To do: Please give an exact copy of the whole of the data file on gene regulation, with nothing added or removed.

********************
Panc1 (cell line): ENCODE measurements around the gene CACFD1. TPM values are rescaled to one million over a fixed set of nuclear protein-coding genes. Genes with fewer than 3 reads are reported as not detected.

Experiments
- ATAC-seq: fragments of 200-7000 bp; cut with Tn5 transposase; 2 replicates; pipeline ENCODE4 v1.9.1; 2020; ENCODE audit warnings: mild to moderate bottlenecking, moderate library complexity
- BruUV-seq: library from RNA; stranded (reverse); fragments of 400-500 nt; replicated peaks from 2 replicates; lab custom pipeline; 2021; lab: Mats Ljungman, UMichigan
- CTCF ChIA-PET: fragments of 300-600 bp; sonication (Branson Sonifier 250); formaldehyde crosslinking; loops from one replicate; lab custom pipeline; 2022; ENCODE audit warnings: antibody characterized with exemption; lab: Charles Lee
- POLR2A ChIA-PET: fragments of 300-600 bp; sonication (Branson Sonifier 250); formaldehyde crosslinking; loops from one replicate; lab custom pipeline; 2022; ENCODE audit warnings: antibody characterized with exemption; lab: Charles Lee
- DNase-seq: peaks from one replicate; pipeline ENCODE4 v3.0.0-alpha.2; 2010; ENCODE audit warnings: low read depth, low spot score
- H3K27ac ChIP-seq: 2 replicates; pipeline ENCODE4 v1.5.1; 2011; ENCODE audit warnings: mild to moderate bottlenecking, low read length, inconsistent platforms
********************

Panc1 (cell line): ENCODE measurements around the gene CACFD1. TPM values are rescaled to one million over a fixed set of nuclear protein-coding genes. Genes with fewer than 3 reads are reported as not detected.

Experiments
- ATAC-seq: fragments of 200-7000 bp; cut with Tn5 transposase; 2 replicates; pipeline ENCODE4 v1.9.1; 2020; ENCODE audit warnings: mild to moderate bottlenecking, moderate library complexity
- BruUV-seq: library from RNA; stranded (reverse); fragments of 400-500 nt; replicated peaks from 2 replicates; lab custom pipeline; 2021; lab: Mats Ljungman, UMichigan
- CTCF ChIA-PET: fragments of 300-600 bp; sonication (Branson Sonifier 250); formaldehyde crosslinking; loops from one replicate; lab custom pipeline; 2022; ENCODE audit warnings: antibody characterized with exemption; lab: Charles Lee
- POLR2A ChIA-PET: fragments of 300-600 bp; sonication (Branson Sonifier 250); formaldehyde crosslinking; loops from one replicate; lab custom pipeline; 2022; ENCODE audit warnings: antibody characterized with exemption; lab: Charles Lee
- DNase-seq: peaks from one replicate; pipeline ENCODE4 v3.0.0-alpha.2; 2010; ENCODE audit warnings: low read depth, low spot score
- H3K27ac ChIP-seq: 2 replicates; pipeline ENCODE4 v1.5.1; 2011; ENCODE audit warnings: mild to moderate bottlenecking, low read length, inconsistent platforms